There's no way around it. Leading consistently engaging meetings makes a huge positive difference in a team's performance, and it takes a lot of work.

After you implement the quick-hit tips, like using video conferencing instead of phone calls or starting with a go-around, you're left with meetings that are better but still don't thrill you. Most of the bad meetings habits stay the same.

Meeting health is a lot like personal health that way. Everyone wants to look good and feel great, but the regular "diet + exercise" advice just sounds like way too much work.

And we've all got great reasons as to why we can't really follow the experts' advice. We're too busy, we're allergic to vegetables (or icebreakers), we hurt ourselves trying too hard in the past... lots of reasons why we can't do the work required to get the results.

Here at Lucid, we don't have a magic pill you can take that will fix your meetings, and we don't believe that the surgical removal of all your meetings actually makes your team any healthier.

We do, however, have the equivalent of a Weight Watcher's meal plan you can try out to get you started.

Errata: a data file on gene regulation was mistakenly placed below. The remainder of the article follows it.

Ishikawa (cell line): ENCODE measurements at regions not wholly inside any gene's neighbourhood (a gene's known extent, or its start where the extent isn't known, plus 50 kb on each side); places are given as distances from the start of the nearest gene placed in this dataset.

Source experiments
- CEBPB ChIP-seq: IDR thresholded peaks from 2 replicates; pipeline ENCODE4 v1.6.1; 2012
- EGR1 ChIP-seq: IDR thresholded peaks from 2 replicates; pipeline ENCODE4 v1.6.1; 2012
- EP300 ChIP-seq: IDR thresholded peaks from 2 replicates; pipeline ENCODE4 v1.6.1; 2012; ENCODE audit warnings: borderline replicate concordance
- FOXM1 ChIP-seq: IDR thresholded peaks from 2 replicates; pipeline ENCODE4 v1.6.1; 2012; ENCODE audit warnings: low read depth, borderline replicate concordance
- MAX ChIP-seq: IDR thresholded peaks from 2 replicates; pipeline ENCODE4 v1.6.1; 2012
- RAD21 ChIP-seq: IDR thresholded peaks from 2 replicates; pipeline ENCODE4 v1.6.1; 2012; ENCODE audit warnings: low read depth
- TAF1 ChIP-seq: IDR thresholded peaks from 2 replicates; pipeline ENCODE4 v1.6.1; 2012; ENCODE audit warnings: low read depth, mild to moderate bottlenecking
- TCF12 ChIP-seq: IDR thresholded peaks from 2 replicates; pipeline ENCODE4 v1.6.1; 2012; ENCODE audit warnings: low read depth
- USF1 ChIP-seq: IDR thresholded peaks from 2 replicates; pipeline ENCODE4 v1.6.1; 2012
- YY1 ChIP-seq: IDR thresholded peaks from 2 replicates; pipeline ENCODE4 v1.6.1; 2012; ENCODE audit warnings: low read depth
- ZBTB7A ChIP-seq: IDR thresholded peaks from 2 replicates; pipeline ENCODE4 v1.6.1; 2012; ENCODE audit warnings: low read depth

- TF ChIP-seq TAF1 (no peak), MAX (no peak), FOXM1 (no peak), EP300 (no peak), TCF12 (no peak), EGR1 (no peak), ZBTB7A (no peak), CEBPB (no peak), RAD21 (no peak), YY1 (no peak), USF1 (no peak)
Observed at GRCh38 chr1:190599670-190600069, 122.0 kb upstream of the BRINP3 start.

The Lucid Meetings template gallery is full of complete step-by-step guides for running different kinds of meetings.

For example, these three packs work particularly well for increasing engagement.

This last set spells out a series of meetings that leadership teams run each quarter to get work done.

Going forward, we'll be sharing more meeting flow models like this for different kinds of teams and different work goals. Each one is like a complete menu plan, packaging up for you exactly which meeting you need to run when.

Ideally in the future, your team will design a customized series of meetings tailored to best support your unique culture and achieve your goals. When you're getting started, though, it's super handy and way faster way to start with a done-for-you plan.

If you don't feel like you have the time or interest necessary to learn how to lead engaging meetings on your own, consider grabbing one of these template packs and starting there.

Then, find someone on your team who is interested in developing their skills, because you'll want their help.

When it comes to meetings (and football, apparently), excellence is a habit. With a bit of knowledge and practice, meeting excellence is a habit you and your team can quickly embrace.

FAQ Summary

How can I lead more engaging meetings?